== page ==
I TEND TO GET angrier than usual this time of year.
And if you haven't yet filed your federal income-tax return (due 11:59 tonight, by the way), or even if you have, you know what I mean.
The painful, often costly process is an annual annoyance, either poring over paperwork or paying someone to do it for you.
Then the figures remind you how government spends your money while many corporations and rich people use loopholes to keep theirs.
Congress' Government Accountability Office says that more than half of U.S. corporations paid no federal income tax, zero, during the boom years of the late 1990s, and that corporate tax receipts are at a 20-year low.
Meanwhile, the new Democratic Congress, the one elected to bring change and reform to Washington and get us out of Iraq, just added $20 billion (that's with a "b," folks) worth of pork spending to the president's recent $103 billion war request.
(My personal favorite: $15 million added by Senate Democratic Leader Harry Reid of Nevada to eradicate Mormon crickets - I assume a direct slap at Republican presidential candidate Mitt Romney.)
I'm not arguing against paying taxes; I just want it to be easier.
If I'm gonna be bled, I don't want to have to work at (or pay someone to work at) opening the vein.
Because of that, I've always liked U.S. Sen. Arlen Specter's flat tax, something he's advocated for more than a decade and reintroduced in Congress last week.
The biggest attraction for me? It replaces 17,000 pages, 7.1 million words (four times the number of words in the Bible) of IRS regulations with a postcard. And it ends the estimated 13 hours it takes the average Joe to fill out the basic 1040.
Under Specter's plan, you fill out 10 lines in maybe 10 minutes, toss it in the mail and you're done.
Sounds pretty good, eh?
Specter says his flat-tax proposal slashes government regulations and bureaucrats, closes loopholes and pumps up national productivity.
Specifically, it cuts $10 billion to fund the IRS and its 94,000 employees; closes an estimated $300 billion tax-avoidance gap (money not paid to the government thanks to loopholes); and allows $265 billion spent each year on tax compliance to be saved or invested to spur the economy - $2 trillion over seven years, or $7,500 per person.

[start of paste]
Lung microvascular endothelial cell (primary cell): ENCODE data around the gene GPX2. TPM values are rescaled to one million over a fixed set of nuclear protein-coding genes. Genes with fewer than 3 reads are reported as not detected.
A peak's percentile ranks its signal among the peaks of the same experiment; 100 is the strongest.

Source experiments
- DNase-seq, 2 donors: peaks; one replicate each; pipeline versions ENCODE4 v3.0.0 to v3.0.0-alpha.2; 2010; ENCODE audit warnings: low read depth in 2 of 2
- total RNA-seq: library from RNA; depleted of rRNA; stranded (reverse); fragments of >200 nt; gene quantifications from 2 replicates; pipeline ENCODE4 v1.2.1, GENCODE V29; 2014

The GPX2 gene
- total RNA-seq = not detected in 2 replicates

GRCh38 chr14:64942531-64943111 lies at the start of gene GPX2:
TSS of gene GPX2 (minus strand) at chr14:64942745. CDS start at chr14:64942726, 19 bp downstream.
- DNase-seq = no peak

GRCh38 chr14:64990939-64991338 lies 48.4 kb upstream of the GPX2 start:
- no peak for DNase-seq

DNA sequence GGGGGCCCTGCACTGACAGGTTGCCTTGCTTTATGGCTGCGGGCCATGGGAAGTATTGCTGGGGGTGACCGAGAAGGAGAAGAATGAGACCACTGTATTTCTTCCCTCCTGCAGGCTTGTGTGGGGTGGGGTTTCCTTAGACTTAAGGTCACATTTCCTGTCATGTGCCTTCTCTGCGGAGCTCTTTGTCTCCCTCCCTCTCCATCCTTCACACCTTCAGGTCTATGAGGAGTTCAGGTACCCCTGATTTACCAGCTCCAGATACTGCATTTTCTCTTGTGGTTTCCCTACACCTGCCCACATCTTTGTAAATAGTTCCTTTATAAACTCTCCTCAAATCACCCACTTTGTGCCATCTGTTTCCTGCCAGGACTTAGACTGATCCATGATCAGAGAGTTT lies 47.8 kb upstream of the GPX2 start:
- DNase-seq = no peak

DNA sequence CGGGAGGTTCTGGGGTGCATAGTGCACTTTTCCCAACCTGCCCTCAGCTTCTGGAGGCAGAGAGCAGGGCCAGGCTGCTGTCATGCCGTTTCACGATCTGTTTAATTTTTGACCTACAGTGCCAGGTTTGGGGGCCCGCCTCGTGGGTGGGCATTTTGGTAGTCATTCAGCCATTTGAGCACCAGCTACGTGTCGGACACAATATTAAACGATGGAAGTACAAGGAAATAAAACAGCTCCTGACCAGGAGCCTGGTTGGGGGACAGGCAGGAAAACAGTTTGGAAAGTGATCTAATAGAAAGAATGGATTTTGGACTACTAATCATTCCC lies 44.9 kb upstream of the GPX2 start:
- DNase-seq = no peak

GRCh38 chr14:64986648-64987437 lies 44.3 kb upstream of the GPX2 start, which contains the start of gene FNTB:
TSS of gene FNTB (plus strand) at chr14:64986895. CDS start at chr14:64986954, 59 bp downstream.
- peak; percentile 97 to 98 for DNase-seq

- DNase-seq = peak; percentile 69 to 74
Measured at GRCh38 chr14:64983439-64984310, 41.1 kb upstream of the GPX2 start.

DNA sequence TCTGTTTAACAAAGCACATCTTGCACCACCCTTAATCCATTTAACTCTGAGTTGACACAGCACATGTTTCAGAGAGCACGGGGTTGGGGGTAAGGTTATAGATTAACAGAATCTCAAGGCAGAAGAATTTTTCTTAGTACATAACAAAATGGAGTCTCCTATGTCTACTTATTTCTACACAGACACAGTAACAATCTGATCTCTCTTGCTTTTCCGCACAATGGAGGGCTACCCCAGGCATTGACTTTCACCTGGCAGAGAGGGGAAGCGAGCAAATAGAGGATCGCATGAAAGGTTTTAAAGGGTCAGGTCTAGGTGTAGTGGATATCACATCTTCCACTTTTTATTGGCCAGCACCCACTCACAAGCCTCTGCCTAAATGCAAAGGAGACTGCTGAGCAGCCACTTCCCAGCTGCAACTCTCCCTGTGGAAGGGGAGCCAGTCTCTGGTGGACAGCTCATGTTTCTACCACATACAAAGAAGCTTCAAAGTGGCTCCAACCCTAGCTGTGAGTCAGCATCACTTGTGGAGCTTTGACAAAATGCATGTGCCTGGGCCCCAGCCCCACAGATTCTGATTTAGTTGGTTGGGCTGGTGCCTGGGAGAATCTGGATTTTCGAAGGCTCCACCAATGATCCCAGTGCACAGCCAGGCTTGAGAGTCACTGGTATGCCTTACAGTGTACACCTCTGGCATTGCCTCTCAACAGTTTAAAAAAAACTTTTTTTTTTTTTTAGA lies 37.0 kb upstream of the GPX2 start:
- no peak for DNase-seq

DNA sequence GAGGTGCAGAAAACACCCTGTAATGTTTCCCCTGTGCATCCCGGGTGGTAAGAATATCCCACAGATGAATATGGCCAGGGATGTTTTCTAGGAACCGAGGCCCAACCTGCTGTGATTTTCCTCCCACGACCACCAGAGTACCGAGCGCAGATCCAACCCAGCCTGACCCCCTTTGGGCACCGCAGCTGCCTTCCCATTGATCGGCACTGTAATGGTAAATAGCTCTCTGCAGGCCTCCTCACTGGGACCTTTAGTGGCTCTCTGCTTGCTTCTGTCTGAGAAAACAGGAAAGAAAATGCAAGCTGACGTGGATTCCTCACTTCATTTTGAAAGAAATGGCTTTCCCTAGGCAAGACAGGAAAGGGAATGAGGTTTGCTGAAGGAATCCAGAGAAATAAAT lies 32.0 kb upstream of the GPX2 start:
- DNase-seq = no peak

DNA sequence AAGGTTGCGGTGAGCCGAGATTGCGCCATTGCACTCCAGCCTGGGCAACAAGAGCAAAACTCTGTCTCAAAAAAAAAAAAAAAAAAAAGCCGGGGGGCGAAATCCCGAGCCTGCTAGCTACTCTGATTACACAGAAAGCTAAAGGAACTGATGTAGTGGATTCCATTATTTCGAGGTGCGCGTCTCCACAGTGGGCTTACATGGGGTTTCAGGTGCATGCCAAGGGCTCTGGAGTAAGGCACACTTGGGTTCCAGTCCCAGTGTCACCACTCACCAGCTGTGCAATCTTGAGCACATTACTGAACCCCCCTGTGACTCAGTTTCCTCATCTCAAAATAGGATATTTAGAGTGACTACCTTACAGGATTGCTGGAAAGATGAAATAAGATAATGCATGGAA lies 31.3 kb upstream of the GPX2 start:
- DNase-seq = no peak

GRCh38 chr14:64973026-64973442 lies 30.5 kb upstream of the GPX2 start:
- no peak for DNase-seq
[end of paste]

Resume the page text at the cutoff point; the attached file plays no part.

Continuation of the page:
If, by now, you're thinking, good Lord, why haven't we done this years ago, this is too good to be true, you're right. It is too good to be true.
For one thing, a flat tax - Specter wants 20 percent with no exemptions except mortgages and charitable donations - means lots of middle-class earners stripped of deductions end up paying more in taxes.
For another, it means wealthy folks (because of no tax on investments, dividends, or profits from unincorporated business) do better.
And, finally, because other taxes such as sales and payroll disproportionately impact lower incomes, a flat tax shifts the overall burden (on a proportionate basis) from the rich to everybody else.
"It exempts most of the income of the rich [assets beyond salary], doesn't raise enough money and slams the middle class," says Bob McIntyre, director of the Washington-based Citizens for Tax Justice.
And while lots of economists like a flat tax, there's a view that even if it were enacted, it wouldn't be likeable for long.
"The political realities of the tax code," says Bob Inman, professor at Wharton School Finance and Economics, "is Congress loves specials deals . . . I'll lay you $1,000 that even if you get it through, they inevitably will be tempted to put in exceptions and exemptions."
Still. I love the notion of simplicity, deregulation, closing loopholes and gutting the IRS. Surely there's a way to move toward that without further skewing taxes against middle- and lower-income folks - more deductions, a lower flat rate, whatever.
The current system is cumbersome, complicated and unfairly applied. Specter's proposal can at least serve as a starting point in fixing it.
But when I ask him why this hasn't happened, he tells me, "Congress is really unwilling to consider it seriously."
This is part of the reason I get angrier than usual this time of year. *
Send e-mail to email@example.com.
For recent columns, go to